Elizabeth Edwards: Her Breast Cancer Experience
Elizabeth Edwards talks with WebMD about her breast cancer, treatment, and more.
Being "Incredibly Honest"
In talking with her children about breast cancer, Edwards prizes honesty.
"I think the most important thing -- and the younger the member of your family is, the more important it is -- is that you be incredibly honest, even though you might be giving a grammar school explanation of something," Edwards says. "At least when your children look back on what you said to them, they will know that you were honest with them. We may not get chances to correct this, so we have to get it right the first time."
Edwards says she and her eldest child, Cate, have talked about Cate starting breast cancer screening early. "Actually, I talk about it with young women all the time and the problem, of course, is fighting the insurance companies that say it's not to be paid for. But I'm not worried about [Cate] in terms of getting what she needs, because she's very outspoken. She makes sure she gets what she needs," Edwards says.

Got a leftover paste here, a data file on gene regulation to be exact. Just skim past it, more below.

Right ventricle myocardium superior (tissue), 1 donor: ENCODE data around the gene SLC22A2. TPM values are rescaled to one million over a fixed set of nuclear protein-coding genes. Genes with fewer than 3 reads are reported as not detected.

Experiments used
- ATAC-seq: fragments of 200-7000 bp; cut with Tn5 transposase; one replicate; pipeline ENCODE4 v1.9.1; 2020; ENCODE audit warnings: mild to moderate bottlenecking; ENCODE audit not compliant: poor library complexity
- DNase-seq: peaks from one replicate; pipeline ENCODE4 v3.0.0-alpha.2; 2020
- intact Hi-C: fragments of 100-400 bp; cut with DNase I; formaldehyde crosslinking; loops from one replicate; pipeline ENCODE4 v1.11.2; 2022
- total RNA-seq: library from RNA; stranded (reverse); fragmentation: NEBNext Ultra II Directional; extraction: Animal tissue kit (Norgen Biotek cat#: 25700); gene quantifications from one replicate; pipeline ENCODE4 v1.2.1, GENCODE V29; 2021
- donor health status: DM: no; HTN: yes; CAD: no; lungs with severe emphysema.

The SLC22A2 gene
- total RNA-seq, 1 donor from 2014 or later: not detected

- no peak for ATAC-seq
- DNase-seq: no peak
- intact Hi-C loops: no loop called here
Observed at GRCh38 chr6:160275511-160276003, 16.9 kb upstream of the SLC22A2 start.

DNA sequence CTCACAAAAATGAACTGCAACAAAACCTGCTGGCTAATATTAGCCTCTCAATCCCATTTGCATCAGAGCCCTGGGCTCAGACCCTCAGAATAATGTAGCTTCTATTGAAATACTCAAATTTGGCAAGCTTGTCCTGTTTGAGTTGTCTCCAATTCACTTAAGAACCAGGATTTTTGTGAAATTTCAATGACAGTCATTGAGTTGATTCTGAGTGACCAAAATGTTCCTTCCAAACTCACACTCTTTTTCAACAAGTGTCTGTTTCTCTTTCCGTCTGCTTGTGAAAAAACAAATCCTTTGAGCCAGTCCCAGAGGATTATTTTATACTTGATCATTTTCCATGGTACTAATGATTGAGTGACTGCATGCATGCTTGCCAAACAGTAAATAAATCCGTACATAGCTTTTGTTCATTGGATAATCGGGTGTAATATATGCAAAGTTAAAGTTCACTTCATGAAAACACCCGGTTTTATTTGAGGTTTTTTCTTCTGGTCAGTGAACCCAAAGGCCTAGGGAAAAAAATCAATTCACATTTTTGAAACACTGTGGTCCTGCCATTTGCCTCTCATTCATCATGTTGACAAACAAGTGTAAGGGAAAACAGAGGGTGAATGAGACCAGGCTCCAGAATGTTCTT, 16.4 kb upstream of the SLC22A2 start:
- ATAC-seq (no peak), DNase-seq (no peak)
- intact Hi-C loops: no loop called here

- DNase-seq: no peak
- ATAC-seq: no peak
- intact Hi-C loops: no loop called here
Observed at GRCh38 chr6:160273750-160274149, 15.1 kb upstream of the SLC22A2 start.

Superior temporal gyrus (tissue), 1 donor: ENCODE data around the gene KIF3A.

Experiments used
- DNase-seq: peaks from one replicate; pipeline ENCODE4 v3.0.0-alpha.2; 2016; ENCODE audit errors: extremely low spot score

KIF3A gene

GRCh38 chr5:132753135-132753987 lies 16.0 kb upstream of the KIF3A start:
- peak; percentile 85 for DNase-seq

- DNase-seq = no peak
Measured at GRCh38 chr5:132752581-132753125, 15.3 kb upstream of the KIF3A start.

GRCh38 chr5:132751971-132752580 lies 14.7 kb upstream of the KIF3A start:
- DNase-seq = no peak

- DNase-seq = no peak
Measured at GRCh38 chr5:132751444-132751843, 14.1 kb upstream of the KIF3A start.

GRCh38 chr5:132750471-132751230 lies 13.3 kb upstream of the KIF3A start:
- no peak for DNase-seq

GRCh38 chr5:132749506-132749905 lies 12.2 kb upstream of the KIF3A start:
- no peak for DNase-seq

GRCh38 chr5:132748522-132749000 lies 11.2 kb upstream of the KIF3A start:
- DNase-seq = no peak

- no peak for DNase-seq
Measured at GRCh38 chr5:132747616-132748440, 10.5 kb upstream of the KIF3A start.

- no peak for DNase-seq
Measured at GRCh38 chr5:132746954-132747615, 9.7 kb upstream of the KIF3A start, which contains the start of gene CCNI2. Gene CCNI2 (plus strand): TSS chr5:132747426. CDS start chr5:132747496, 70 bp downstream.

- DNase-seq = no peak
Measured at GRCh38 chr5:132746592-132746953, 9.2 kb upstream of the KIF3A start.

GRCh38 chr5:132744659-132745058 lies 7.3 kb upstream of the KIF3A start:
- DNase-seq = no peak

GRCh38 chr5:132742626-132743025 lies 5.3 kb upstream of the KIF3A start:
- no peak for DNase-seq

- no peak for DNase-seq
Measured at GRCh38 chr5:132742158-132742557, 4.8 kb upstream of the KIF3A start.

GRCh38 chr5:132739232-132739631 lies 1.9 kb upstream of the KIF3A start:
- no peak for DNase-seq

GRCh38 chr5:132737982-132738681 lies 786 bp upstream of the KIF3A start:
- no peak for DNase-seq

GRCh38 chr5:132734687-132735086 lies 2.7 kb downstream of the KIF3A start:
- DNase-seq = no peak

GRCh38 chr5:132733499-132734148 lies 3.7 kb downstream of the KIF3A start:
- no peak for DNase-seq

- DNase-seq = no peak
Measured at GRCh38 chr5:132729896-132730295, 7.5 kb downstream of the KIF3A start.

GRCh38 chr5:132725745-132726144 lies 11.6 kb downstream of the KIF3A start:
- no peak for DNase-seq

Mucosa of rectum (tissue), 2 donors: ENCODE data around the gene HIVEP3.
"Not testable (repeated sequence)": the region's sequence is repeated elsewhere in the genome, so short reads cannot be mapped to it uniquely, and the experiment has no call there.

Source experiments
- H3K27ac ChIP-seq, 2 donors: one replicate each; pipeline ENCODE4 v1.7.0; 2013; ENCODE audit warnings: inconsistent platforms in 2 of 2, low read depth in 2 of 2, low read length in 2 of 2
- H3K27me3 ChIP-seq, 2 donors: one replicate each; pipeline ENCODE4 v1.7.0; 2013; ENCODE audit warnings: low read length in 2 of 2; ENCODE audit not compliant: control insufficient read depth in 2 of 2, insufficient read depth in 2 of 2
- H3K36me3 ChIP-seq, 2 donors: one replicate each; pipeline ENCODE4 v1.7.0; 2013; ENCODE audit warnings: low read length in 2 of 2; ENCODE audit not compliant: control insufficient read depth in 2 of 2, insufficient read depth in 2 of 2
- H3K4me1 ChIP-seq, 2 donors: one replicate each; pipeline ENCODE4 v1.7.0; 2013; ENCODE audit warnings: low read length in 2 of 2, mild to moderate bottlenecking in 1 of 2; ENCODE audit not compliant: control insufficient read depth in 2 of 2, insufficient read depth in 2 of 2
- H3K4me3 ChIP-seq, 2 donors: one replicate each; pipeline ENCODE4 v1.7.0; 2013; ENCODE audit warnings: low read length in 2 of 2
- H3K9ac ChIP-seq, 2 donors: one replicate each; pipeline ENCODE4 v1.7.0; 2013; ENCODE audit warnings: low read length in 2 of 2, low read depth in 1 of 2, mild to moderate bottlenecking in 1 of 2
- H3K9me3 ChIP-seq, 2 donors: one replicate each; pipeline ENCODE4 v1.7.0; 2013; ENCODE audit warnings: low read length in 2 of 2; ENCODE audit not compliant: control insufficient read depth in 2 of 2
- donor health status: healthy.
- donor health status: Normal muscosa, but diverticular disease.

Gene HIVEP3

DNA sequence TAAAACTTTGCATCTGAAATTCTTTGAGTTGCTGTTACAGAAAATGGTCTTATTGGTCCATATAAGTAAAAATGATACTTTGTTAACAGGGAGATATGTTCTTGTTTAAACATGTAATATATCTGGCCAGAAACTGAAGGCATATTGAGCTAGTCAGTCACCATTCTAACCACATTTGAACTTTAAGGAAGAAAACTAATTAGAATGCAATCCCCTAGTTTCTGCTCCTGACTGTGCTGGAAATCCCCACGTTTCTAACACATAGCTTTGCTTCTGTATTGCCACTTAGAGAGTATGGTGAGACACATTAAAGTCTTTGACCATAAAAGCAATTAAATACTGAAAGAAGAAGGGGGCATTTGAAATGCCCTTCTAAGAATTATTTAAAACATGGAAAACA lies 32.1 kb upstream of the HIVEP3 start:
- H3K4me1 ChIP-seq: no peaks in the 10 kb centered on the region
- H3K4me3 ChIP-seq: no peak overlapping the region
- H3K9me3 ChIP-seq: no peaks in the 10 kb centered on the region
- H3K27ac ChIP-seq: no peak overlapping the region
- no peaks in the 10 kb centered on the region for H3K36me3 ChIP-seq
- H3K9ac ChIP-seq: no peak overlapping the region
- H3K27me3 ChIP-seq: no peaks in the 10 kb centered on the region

Breast Cancer Returns
In March 2007, nearly two years after finishing her breast cancer treatment, Edwards hurt a rib "moving a box or my husband hugged me or something, and I got it checked."
A chest X-ray led to more scans and ultimately to the news that that her breast cancer "had, in fact, spread to my bones," Edwards says, noting that there were also "little places" in her lungs and liver that might also have been cancer. Breast cancer that has spread to other organs of the body is stage IV breast cancer.
The mysterious spot in the liver "was fairly inconsequential" and hasn't changed during treatment, Edwards says. And the question mark about her lung "turned out to be nothing, because we never saw any change there," she says.
And then she stops herself. "Trying not to tempt fate," Edwards says. "You're always hesitant to say something."
In the fall of 2008, Edwards says she felt some pain, so she searched the Internet for "bone cancer symptoms" and used WebMD's Symptom Checker.
"I checked and that allowed me to call my doctor and say, 'These are my symptoms and I'm concerned,'"
says Edwards, who recommends that patients looking for health information online consider the reliability of the information they find before taking action.